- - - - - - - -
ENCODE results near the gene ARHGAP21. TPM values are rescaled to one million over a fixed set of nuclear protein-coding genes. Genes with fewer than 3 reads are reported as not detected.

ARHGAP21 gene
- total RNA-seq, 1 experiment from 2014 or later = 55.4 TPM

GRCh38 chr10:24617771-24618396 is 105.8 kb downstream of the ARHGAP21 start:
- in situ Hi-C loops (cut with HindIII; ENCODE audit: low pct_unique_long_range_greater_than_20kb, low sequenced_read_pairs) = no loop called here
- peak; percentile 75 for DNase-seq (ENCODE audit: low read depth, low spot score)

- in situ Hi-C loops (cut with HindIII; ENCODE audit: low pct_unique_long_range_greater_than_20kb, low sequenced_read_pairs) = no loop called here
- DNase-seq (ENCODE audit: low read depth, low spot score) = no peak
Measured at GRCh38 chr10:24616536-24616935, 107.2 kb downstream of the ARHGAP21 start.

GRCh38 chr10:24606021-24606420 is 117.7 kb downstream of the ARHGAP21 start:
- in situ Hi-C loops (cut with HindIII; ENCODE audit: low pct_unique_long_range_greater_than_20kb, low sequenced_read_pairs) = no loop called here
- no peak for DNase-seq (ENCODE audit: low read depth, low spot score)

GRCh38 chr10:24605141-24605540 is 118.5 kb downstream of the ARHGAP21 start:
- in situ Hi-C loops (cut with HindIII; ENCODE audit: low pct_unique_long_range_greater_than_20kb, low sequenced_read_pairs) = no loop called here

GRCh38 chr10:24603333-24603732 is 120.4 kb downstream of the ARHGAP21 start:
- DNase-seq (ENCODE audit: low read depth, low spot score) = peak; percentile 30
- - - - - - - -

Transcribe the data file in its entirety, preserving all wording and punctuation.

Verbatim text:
ENCODE results near the gene ARHGAP21. TPM values are rescaled to one million over a fixed set of nuclear protein-coding genes. Genes with fewer than 3 reads are reported as not detected.

ARHGAP21 gene
- total RNA-seq, 1 experiment from 2014 or later = 55.4 TPM

GRCh38 chr10:24617771-24618396 is 105.8 kb downstream of the ARHGAP21 start:
- in situ Hi-C loops (cut with HindIII; ENCODE audit: low pct_unique_long_range_greater_than_20kb, low sequenced_read_pairs) = no loop called here
- peak; percentile 75 for DNase-seq (ENCODE audit: low read depth, low spot score)

- in situ Hi-C loops (cut with HindIII; ENCODE audit: low pct_unique_long_range_greater_than_20kb, low sequenced_read_pairs) = no loop called here
- DNase-seq (ENCODE audit: low read depth, low spot score) = no peak
Measured at GRCh38 chr10:24616536-24616935, 107.2 kb downstream of the ARHGAP21 start.

GRCh38 chr10:24606021-24606420 is 117.7 kb downstream of the ARHGAP21 start:
- in situ Hi-C loops (cut with HindIII; ENCODE audit: low pct_unique_long_range_greater_than_20kb, low sequenced_read_pairs) = no loop called here
- no peak for DNase-seq (ENCODE audit: low read depth, low spot score)

GRCh38 chr10:24605141-24605540 is 118.5 kb downstream of the ARHGAP21 start:
- in situ Hi-C loops (cut with HindIII; ENCODE audit: low pct_unique_long_range_greater_than_20kb, low sequenced_read_pairs) = no loop called here

GRCh38 chr10:24603333-24603732 is 120.4 kb downstream of the ARHGAP21 start:
- DNase-seq (ENCODE audit: low read depth, low spot score) = peak; percentile 30